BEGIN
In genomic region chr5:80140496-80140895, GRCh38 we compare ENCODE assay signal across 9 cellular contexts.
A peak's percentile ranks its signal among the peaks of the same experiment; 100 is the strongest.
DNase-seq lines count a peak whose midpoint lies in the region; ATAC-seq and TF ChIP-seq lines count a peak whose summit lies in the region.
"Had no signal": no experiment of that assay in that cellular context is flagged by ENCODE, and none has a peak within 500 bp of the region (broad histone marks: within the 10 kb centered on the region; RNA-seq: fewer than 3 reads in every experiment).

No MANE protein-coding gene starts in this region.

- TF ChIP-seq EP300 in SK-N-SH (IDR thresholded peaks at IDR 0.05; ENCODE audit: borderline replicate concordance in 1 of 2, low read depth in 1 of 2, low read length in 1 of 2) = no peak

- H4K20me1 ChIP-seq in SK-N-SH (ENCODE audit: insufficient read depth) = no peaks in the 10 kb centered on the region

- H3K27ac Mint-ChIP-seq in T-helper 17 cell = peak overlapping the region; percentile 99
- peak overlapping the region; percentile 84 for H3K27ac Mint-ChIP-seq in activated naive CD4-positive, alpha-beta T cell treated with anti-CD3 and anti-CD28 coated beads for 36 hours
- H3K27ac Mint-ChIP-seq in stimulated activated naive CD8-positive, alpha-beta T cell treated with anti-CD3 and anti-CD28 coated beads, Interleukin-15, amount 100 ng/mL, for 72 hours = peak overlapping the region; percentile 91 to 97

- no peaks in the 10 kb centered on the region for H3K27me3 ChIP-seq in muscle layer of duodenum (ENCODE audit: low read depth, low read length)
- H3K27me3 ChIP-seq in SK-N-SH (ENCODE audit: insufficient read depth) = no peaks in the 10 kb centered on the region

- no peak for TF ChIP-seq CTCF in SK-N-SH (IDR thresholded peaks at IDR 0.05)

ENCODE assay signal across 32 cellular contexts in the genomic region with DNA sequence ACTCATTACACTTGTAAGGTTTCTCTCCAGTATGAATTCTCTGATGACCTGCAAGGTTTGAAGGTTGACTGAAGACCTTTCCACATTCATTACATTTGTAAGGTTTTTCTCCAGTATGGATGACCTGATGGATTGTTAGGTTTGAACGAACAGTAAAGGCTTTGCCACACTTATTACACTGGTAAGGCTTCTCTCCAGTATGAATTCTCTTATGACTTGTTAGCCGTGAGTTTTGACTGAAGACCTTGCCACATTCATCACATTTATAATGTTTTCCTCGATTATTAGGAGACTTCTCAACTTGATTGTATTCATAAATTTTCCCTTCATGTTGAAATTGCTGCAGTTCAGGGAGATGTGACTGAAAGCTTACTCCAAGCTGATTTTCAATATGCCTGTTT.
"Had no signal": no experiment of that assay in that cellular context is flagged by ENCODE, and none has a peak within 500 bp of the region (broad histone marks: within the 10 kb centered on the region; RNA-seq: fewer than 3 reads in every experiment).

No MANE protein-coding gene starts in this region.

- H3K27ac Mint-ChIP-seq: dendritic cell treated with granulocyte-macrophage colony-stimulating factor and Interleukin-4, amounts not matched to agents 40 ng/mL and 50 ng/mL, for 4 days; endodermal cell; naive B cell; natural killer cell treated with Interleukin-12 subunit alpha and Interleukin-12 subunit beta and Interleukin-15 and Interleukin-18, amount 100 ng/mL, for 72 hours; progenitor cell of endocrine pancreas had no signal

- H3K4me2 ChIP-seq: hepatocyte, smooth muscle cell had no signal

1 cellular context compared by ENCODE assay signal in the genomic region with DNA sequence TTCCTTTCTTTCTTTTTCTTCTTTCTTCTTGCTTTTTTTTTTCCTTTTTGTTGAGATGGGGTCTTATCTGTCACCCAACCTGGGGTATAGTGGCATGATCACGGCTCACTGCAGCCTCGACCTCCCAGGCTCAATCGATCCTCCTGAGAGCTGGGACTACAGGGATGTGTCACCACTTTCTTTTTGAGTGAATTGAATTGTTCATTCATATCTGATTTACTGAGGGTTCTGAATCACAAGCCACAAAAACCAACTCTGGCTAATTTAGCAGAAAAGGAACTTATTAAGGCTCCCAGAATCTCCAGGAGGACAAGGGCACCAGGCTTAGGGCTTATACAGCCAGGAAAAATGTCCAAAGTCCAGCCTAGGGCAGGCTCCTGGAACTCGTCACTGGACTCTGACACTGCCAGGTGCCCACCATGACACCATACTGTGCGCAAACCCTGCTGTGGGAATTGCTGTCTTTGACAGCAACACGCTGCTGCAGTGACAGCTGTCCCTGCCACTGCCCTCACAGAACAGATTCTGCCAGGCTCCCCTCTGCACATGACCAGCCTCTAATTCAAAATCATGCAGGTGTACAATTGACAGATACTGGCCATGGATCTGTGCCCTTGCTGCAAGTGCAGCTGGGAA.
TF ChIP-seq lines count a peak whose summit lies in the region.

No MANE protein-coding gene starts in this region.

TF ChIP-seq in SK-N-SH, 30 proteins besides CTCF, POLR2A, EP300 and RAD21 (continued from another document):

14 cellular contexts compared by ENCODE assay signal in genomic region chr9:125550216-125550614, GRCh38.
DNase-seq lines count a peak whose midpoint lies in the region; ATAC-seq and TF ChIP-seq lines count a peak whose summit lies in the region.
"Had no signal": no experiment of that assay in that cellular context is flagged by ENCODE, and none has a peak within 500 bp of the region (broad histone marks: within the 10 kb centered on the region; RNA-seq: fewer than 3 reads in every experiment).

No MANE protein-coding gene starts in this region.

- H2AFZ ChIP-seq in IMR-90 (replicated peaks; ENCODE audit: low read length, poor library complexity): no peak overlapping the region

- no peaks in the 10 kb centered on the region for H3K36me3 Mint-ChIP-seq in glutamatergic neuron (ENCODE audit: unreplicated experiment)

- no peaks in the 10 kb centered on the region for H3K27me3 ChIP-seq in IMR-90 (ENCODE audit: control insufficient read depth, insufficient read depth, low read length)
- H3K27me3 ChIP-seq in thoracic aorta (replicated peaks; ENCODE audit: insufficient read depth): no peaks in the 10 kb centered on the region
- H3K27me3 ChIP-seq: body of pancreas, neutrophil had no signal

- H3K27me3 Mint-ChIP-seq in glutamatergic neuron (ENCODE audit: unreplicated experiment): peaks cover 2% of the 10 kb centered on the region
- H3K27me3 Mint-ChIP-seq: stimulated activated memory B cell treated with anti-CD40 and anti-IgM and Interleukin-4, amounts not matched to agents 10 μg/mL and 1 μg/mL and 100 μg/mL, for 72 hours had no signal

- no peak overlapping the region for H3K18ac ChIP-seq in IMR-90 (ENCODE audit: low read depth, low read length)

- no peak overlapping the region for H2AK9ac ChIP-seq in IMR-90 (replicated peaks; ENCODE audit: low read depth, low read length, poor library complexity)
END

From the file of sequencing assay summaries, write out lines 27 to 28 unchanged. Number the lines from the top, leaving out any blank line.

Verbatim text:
- H2AFZ ChIP-seq in IMR-90 (replicated peaks; ENCODE audit: low read length, poor library complexity): no peak overlapping the region

- no peaks in the 10 kb centered on the region for H3K36me3 Mint-ChIP-seq in glutamatergic neuron (ENCODE audit: unreplicated experiment)